ASK TONY: Ryanair didn’t see fit to pay up after I was hit in the eye by a golf ball leaving me with complete loss of vision
My wife and I booked return flights from Luton to Tenerife with Ryanair for September. The cost was £369.24, plus £30 for reserved seats.
Unfortunately, on July 26 I was hit by a golf ball and suffered a serious eye injury, which resulted in complete loss of vision.
I had two operations at Moorfields Eye Hospital in London, where the surgeon put a bubble of gas behind my eye, which prevented me from flying.
Ryanair gives refunds for bereavement or serious illness but says I do not meet its criteria, even though I sent supporting documents.
M. H., Leicestershire.
Ryanair refused to refund a customer the cost of two return flights after he was hit in the eye by a golf ball and suffered complete loss of vision
I Suggested to Ryanair that it might like to review your case, and it has come up trumps.
It says your claim does fall outside the normal scope for a refund, but, as a gesture of goodwill, it has authorised a travel credit for £399.24 — the full amount paid for your booking.
This can be used towards Ryanair flights booked within six months, but travel can take place for up to 12 months.
This is the point where I make my regular plea for everyone reading this column to buy travel insurance at the time of booking a holiday.
Travel insurance is there to cover cancellations you may be forced to make if you fall sick, suffer an injury, or perhaps if a close relative dies.
If you book a holiday and leave insurance until the last minute, you are basically relying on the goodwill of the travel company or airline to reimburse you if you have to cancel.
Travel cover isn’t any cheaper if you buy it later, so you are giving up an important aspect of the insurance if you put it off.
Straight to the point
I paid the married woman’s stamp for ten years and read in Money Mail that I could be entitled to a bigger pension. However, the Pension Service says I am not.
R. F., email.
There is a concession available to women who paid reduced National Insurance (NI) contributions but only for those collecting the new state pension, who retired after April 2016.
Before the new system, women who paid the reduced rate could claim a partial state pension based on their husband’s NI record.
I wrote to Shell Drivers’ Club to ask for my loyalty points to be posted to me, as I do not have a computer. I did not get a response.
B. H., Manchester.
Shell Drivers’ Club was replaced by a new scheme called Shell Go+. As part of the rollout, members were told to register their accounts by June 30 this year to receive their remaining points through their chosen reward.
Shell has agreed to fast-track your vouchers so you should have them within ten days.
Last month, I found an old cheque from British Gas for £64.85. I asked if it could be reissued but the supplier refused because the cheque is more than 12 years old.
P. S., Surrey.
A cheque is valid for as long as the debt exists. However, it is common practice for banks to reject cheques that are more than six months old.
British Gas has agreed to reissue it as a goodwill gesture.
I found an old paying-in book for an Instant Saver at Abbey National (now Santander) with a balance of £396.43 as of June 4, 1998.
Santander told me it is not required to hold transaction details on any account for more than six years.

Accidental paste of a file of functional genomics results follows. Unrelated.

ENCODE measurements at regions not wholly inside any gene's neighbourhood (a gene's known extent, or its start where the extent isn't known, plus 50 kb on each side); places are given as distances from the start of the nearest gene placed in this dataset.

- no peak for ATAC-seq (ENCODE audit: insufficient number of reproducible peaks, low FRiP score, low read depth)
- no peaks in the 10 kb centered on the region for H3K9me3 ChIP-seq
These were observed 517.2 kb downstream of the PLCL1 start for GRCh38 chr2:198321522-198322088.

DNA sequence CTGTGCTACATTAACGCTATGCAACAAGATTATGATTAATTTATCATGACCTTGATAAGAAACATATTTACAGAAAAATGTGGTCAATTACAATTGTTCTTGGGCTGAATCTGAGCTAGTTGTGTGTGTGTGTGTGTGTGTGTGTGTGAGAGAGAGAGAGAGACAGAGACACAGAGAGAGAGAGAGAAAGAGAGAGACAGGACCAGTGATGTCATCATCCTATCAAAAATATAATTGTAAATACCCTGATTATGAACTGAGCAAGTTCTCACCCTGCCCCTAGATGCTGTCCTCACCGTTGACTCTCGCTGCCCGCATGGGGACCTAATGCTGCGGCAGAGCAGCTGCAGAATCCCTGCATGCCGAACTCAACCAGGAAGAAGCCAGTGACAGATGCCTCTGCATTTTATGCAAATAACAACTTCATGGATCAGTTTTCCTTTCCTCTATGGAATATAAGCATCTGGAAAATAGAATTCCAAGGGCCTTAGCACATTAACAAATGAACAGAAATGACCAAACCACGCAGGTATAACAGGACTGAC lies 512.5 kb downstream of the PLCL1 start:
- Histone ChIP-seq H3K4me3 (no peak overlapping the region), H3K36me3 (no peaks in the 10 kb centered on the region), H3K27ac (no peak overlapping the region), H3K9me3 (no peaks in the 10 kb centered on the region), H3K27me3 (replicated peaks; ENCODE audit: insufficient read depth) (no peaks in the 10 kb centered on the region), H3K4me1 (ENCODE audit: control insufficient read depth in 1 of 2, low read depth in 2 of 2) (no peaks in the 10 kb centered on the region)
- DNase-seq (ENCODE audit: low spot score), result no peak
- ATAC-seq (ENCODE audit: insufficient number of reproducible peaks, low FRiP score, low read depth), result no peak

M. C., Kent.
Santander says the current balance is actually £8.19. Details of interest paid suggest the rest was withdrawn in the year 2000.
You may withdraw your cash from a branch.
My late husband’s Premium Bonds have been transferred to me, but National Savings & Investments has refused to pay on the first four certificates we purchased between 1962 and 1971, saying they were not in my husband’s name.
It seems NS&I is implying the bonds were purchased as gifts, which is not the case.
I have all the certificates my husband purchased until 2017, including these four. These say they are not transferable and of no value to anyone but the registered holder, whose initials are signed in a box — the initials are my husband’s.
At no time did my husband buy Premium Bonds as a gift. I would like to know what evidence NS&I has that the bonds were gifts.
Mrs P. H., Crewe.
This is a repeated problem I hear of with NS&I, which I find completely exasperating.
It says the investment, in this case Premium Bonds, does not belong to the person who died, but then refuses to give the executors any clue as to whom it could belong to.
This means that the executor is potentially unable to fulfil the task of distributing that part of the estate, or that a third party is denied access to an investment that is rightfully theirs — and was perhaps a gift in the distant past. NS&I appears to have no will to tackle this issue.
It tells me that it can confirm these bonds were given as gifts, as it holds the purchase applications which state the name and date of birth of the children to whom they were gifted. It seems some of these were filled in and signed by you — NS&I has provided copies.
The owners of these bonds will need to contact NS&I to update their contact details.
But NS&I says it cannot provide the purchase application signed by your late husband due to customer confidentiality.
So it is supposedly protecting the confidentiality of someone who does not — and may never — know they have Premium Bonds! How are these people to claim prizes on the bonds if they do not even know they own them?
There is one clue, however. At the time of purchase, bonds could be bought only for your own children or grandchildren.
This means you might need to get signed permission from each of them and send this to NS&I in order to track down the owners.
Given that the bonds could have a value of only £1 each, you may think it’s not worth the cost — although there is the possibility they have won a prize.
But I’m afraid NS&I won’t tell me or you if that is the case.